United States District Court, W.D. Virginia, Roanoke Division
E. Conrad, Senior United States District Judge.
case is presently before the court on plaintiff United States
of America's motion for alternate service of process
under Rule 4(f)(3) of the Federal Rules of Civil Procedure.
The United States requests an order authorizing service by
email on defendant John Marsteller, who currently resides in
Hong Kong. For the reasons stated below, the motion will be
United States has assessed penalties against Marsteller for
failing to comply with certain reporting requirements
regarding his foreign bank accounts. In an attempt to enter
into an agreement governing the payment of those penalties
without the need for a collection action, the United States
contacted Marsteller by email at email@example.com and by
letter sent to Marsteller's Hong Kong address. Dkt. No.
5-2. A week later, Marsteller mailed a letter to the United
States, explaining that he could not pay the penalties
assessed against him. Dkt. No. 5-3. The United States
responded in an email requesting certain financial
information to determine Marsteller's ability to pay the
assessed penalties. Dkt. No. 5-4. Marsteller then responded
by email and mail, restating his position that he did not
have the ability to pay the penalties. Dkt. No. 5-5.
United States then filed this lawsuit on September 22, 2017,
and sent a request for waiver of service of summons by email
and mail to Marsteller. Dkt. No. 5-6. Marsteller emailed the
government an unclear photograph of the signed waiver, but
did not respond to a request to provide a copy of the waiver.
See Dkt. No. 5-7. The United States then submitted a request
under the Hague Convention for assistance with service by the
appropriate Hong Kong authorities. Those authorities
processed the request, but were unable to serve Marsteller.
Dkt. No. 5-8.
serve process on an individual in a foreign country, a
federal plaintiff must comply with both constitutional due
process notice requirements and Rule 4(f)."
Enovative Techs., LLC v. Leor, No. CIV.
JKB-14-3956, 2014 WL 7409534, at *I (D. Md. Dec. 24, 2014)
(citing WhosHere. Inc. v. Orun, No. 1:13-cv-00526,
2014 WL 6708117 (E.D. Va. 2014)). Due process requires a
plaintiff to provide "notice [that is] reasonably
calculated, under all the circumstances, to apprise
interested parties of the pendency of the action and afford
them an opportunity to present their objections."
Mullane v. Cent. Hanover Bank & Trust Co., 339
U.S. 306, 314 (1950). Rule 4(f)(3) permits the court to
direct service on an individual in a foreign country "by
... means not prohibited by international agreement, as the
court orders." Fed.R.Civ.P. 4(f)(3).
court concludes that service by email satisfies both the
requirements of due process i and Rule 4(f)
in this case. The court is convinced that service by email is
reasonably calculated to apprise Marsteller of the pending
action and will afford him the opportunity to present his
objections. Marsteller knows that the United States has
initiated this action against him because the United States
informed him of the action through email, and Marsteller
responded by email with a signed, albeit unclear, copy of a
waiver of service of summons. Courts have permitted service
by email where, as here, the defendant acknowledged the
lawsuit in an email response. See Enovative Techs.,
LLC, 2014 WL 7409534, at *1 (permitting service by email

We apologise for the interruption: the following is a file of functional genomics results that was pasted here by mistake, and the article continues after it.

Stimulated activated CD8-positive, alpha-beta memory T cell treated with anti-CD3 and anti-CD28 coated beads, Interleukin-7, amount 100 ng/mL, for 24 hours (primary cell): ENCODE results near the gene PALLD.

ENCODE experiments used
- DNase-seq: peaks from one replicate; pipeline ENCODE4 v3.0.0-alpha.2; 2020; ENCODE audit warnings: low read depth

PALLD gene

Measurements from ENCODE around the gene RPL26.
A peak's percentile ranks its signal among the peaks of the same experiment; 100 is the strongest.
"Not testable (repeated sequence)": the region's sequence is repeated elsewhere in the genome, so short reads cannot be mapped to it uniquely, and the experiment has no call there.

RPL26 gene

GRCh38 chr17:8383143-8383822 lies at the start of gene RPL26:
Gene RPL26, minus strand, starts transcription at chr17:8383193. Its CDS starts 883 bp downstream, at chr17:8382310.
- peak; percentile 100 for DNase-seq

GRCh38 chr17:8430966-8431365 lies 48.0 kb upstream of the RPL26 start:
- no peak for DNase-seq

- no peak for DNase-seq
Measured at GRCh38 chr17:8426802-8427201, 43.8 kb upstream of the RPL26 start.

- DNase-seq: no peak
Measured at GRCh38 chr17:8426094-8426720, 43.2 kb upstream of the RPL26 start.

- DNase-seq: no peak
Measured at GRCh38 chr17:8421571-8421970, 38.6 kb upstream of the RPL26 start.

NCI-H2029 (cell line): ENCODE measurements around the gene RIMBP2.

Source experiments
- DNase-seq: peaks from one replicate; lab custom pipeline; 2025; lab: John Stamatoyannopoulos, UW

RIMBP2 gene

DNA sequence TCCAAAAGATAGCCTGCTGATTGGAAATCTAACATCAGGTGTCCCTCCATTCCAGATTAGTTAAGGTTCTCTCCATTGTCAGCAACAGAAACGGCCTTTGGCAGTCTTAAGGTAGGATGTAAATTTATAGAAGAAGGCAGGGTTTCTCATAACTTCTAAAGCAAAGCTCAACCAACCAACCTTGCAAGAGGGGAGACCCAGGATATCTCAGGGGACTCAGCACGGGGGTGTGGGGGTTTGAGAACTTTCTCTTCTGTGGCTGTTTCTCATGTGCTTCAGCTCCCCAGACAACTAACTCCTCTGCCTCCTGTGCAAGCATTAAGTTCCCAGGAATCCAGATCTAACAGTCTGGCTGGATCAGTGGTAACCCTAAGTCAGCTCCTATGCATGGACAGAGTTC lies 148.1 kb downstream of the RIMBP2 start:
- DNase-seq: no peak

when defendant acknowledged receipt of complaint by email).
addition to Marsteller's demonstrated willingness to:
communicate by email, the court recognizes the United States
prior diligent efforts to effect service. The United States
first attempted to resolve this matter without filing a
lawsuit. See Dkt. No. 5-2. When those efforts failed, the
United States attempted to serve Marsteller through the
process established by the Hague Convention. The United
States then attempted to secure a waiver of service of the
summons. In light of Marsteller's knowledge of the
lawsuit, evident use of his email address to communicate
about the subject of die lawsuit, and the United States'
diligence in ensuring actual notice of the lawsuit, the court
finds that the United States' request to serve Marsteller
by email comports with due process.
court must now determine whether service by email is
sufficient under Rule 4(f). Under Rule 4(f)(3), the court may
order service by email unless an international agreement
prohibits such a method of service of process. Because
Marsteller resides in Hong Kong, the Hague Convention
applies. Facebook. Inc. v. Banana Ads. LLC, No.
C-11-3619 YGR, 2012 WL 1038752, at *2 (N.D. Cal. Mar. 27,
2012). Several courts have recognized that the Hague
Convention does not prohibit service by email. Fourte
Int'l Ltd. BVI v. Pin Shine Indus, Co., No.
18-CV-00297-BAS-BGS, 2018 WL 1757776, at *I (S.D. Cal. Apr.
11, 2018); Lexmark Int'l. Inc. v. Ink Techs. Printer
Supplies, LLC, 295 F.R.D. 259, 261 (S.D. Ohio 2013)
(collecting cases holding the same). Accordingly, the court
may direct service by email under Rule 4(f)(3).
court further observes that the United States Supreme Court
has adopted an amendment to Rule 5 of the Federal Rules of
Civil Procedure, which will permit service by any electronic
means to which a party has consented in writing. Although
this amendment will not take effect until December 1, 2018,
the rule confirms the growing recognition of the
reasonableness of service by electronic means.
the court finds that service by email complies with both the
requirements of due process and Rule 4(f) in this case. The
court will therefore permit the United States to serve the
complaint and summons on Marsteller by email.
reasons stated, the United States' motion for alternate
service will be granted. The Clerk is directed to send copies
of this memorandum opinion and the ...